Off the Beaten Path – Hanksville to Hite

Poison Spring Canyon

Located 17 miles south of the town of Hanksville on SR-95 between the Caineville Desert and Glen Canyon is Poison Spring where outlaws, cowboys and native Americans once roamed. This single trail track is the only motorized route that crosses the Dirty Devil River between Hanksville and Hite located in Glen Canyon National Recreation area. The route progressively becomes narrower as it winds through an ever-deepening canyon approaching the Dirty Devil River. Along the way are spots to view petroglyphs, a side canyon where you’ll find an ancient pit-house dwelling inside a cave, and even a spot where outlaws left their personal inscriptions and rock art.

Cowboys and Outlaws

In the early 1800’s the Poison Spring Canyon was a route used by cattle rustlers moving cattle on and off nearby Robbers Roost, a frequent hideout in the remote desert east of Canyonlands. This remote and barren land was often used in the late nineteenth century as a sanctuary from the law by Butch Cassidy and other western outlaws of this region.

As you travel through the canyon evidence of early old-time cowboys can be seen on the walls of the canyon with names etched in sandstone. Poison Spring Canyon was used by not only cowboys and outlaws, it was also frequented by early indigenous people and Spanish explorers as a main trail through this harsh high desert region where water could be found.

Early Native Americans

Numerous rock art sites of petroglyphs can be found on the cliff walls throughout the route, and even a side canyon where you’ll find an ancient pit-house dwelling inside a cave showing evidence of early Indigenous people inhabiting this area at about the time of the Ancestral Puebloans in the Four Corners region.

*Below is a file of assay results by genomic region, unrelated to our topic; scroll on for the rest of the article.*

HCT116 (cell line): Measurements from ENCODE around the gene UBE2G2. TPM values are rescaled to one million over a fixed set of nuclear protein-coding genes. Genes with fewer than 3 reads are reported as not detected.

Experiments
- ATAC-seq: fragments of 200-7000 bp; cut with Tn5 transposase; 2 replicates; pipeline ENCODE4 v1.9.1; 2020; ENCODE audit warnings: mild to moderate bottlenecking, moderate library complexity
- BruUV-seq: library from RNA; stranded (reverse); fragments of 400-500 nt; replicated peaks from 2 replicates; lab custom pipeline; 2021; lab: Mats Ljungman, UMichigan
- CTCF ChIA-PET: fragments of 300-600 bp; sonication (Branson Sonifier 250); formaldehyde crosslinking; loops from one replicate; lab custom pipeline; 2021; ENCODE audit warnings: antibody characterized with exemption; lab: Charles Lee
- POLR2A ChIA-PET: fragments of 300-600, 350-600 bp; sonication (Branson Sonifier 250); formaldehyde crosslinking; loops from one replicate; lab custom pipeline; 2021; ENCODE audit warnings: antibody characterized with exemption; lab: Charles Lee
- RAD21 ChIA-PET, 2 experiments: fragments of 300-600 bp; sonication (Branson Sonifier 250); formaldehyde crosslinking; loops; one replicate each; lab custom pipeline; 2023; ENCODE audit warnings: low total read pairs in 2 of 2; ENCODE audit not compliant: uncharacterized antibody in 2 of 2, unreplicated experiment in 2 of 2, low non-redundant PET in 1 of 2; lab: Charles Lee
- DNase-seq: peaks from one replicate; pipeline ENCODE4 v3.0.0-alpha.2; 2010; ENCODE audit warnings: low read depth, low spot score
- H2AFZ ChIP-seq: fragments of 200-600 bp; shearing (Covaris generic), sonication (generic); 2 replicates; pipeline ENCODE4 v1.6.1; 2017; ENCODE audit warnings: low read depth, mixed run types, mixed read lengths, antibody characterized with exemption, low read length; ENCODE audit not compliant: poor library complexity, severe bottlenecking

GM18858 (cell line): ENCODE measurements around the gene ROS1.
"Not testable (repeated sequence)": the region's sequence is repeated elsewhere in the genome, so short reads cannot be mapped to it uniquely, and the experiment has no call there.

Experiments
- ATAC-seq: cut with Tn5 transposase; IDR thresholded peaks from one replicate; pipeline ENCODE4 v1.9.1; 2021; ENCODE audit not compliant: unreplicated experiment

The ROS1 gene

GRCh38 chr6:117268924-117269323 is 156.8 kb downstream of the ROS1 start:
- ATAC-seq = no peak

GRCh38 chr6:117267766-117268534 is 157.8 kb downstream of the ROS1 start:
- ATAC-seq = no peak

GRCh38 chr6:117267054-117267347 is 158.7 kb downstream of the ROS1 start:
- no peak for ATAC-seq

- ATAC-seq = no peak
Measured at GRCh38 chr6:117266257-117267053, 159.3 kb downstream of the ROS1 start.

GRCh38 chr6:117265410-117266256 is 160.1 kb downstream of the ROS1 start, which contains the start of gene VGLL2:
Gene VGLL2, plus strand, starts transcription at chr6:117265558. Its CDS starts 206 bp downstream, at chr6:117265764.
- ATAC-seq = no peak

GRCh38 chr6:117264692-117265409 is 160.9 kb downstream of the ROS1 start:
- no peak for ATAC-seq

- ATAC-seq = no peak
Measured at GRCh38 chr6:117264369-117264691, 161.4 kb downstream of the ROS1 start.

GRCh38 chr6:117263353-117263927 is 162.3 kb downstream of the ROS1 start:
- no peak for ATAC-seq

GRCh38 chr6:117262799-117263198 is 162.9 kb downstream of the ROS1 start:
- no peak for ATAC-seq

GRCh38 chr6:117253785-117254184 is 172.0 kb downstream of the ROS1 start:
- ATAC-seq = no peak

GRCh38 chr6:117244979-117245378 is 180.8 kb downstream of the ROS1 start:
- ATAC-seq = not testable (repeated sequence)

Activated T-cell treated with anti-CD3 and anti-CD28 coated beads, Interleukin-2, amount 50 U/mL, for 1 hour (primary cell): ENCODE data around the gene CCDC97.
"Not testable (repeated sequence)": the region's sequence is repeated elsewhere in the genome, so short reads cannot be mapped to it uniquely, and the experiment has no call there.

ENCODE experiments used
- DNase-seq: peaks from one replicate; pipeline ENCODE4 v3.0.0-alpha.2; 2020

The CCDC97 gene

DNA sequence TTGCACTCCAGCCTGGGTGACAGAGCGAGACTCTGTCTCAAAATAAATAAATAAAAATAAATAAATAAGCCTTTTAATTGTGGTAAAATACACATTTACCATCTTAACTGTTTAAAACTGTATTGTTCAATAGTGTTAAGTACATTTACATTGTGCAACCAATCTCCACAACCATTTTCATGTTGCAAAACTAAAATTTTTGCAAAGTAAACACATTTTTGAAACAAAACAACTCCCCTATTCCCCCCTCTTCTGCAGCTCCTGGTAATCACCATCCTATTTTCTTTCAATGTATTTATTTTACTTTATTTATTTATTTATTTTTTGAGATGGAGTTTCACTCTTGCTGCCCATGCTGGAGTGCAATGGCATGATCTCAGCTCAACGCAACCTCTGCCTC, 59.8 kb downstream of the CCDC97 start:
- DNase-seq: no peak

Petroglyphs of buffalo, big horn sheep, paw prints, and hunters with bow and arrow may tell a story of the wildlife and hunting in the nearby Henry Mountains. Also found in the canyon are spirals representing a journey and change of life. But perhaps the most notable petroglyph is the Kokopelli, the fertility god, usually depicted as a humpbacked flute player, who Native American cultures believe presides over childbirth and agriculture. Kokopelli is also associated with fun, merrymaking and appreciation of life as symbolized by his flute.

Butch Cassidy Name

Just off the trail in a secluded campsite Butch Cassidy’s name can be found on a large boulder at the foot of the canyon wall. Near his name, also etched in the rock, can also be found two faces etched in the rock with the initials S.J. and the year 1869. It shouldn’t be too much of a surprise to find this name in rock since this was a popular route frequented by old Butch.

Please Note: This route is for four-wheel drive high clearance off-highway vehicles and can be washed out in spots from possible recent weather conditions. Be sure to check conditions prior to venturing into the remote area.

Burr Point

From the Poison Spring Trail and Highway 95 it is possible to make your way east across the plateau on dirt roads and trails to Burr Point, one of southeast Utah’s best scenic viewpoints that overlooks the dramatic and convoluted landscapes of the Dirty Devil River, Sams Mesa, and Robbers Roost.

Keep Capitol Reef Country Forever Mighty

What is Forever Mighty? It’s practicing responsible travel while visiting Utah and Capitol Reef Country by following the principles of Tread Lightly and Leave No Trace.

Plan ahead and prepare, travel and camp on durable surfaces, dispose of waste properly, leave what you find, minimize campfire impacts, respect wildlife, be considerate of others, support local business and honor community, history and heritage. Help us keep Utah and Capitol Reef Country’s outdoor recreation areas beautiful, healthy, and accessible.

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